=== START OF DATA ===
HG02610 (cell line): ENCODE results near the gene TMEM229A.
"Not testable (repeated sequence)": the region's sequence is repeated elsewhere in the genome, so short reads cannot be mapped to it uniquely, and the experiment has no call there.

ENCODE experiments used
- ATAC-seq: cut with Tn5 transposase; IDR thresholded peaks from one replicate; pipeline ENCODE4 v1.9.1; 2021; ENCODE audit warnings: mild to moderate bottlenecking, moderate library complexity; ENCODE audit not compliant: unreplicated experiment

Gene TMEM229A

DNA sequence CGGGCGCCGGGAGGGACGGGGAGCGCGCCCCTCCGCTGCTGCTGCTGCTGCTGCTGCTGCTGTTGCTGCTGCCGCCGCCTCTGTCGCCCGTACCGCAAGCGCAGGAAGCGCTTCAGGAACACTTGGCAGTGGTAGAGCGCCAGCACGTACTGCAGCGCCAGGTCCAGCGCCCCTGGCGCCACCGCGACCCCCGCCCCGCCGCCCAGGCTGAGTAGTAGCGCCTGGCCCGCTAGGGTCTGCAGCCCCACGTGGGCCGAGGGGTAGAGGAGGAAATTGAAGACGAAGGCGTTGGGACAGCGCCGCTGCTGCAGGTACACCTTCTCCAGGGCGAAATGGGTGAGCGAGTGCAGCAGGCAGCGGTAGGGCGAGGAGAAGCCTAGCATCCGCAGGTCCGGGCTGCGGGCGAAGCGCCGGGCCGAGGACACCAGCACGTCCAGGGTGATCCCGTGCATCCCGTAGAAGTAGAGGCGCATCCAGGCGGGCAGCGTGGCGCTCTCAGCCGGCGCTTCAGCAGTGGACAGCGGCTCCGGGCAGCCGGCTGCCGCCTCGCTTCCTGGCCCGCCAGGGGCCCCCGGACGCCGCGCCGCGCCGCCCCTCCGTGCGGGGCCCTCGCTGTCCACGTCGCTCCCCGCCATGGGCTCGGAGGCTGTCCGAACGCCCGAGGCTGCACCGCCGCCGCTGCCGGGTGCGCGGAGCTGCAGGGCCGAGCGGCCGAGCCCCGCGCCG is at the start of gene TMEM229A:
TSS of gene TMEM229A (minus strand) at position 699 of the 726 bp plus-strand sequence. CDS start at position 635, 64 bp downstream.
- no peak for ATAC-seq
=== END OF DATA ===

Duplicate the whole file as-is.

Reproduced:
HG02610 (cell line): ENCODE results near the gene TMEM229A.
"Not testable (repeated sequence)": the region's sequence is repeated elsewhere in the genome, so short reads cannot be mapped to it uniquely, and the experiment has no call there.

ENCODE experiments used
- ATAC-seq: cut with Tn5 transposase; IDR thresholded peaks from one replicate; pipeline ENCODE4 v1.9.1; 2021; ENCODE audit warnings: mild to moderate bottlenecking, moderate library complexity; ENCODE audit not compliant: unreplicated experiment

Gene TMEM229A

DNA sequence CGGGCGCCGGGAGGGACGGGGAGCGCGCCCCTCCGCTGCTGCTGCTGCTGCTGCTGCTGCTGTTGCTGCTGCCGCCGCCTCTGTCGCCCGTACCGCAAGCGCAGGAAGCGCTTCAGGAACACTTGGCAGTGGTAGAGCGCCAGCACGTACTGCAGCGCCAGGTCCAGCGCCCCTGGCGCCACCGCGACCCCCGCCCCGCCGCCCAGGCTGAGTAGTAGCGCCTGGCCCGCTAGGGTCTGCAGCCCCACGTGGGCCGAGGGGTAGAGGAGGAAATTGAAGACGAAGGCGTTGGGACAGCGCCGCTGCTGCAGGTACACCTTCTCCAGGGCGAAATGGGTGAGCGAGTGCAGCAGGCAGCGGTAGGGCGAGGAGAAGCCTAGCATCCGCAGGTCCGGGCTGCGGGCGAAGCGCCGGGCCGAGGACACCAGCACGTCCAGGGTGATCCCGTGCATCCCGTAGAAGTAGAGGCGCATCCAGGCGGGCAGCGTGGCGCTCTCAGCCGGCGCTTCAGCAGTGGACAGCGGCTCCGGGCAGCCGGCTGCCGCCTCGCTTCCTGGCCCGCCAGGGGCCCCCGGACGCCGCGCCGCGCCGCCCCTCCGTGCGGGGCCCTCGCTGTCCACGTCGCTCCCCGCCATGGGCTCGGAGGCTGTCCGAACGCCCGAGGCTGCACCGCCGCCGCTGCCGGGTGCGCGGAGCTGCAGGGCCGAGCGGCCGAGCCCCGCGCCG is at the start of gene TMEM229A:
TSS of gene TMEM229A (minus strand) at position 699 of the 726 bp plus-strand sequence. CDS start at position 635, 64 bp downstream.
- no peak for ATAC-seq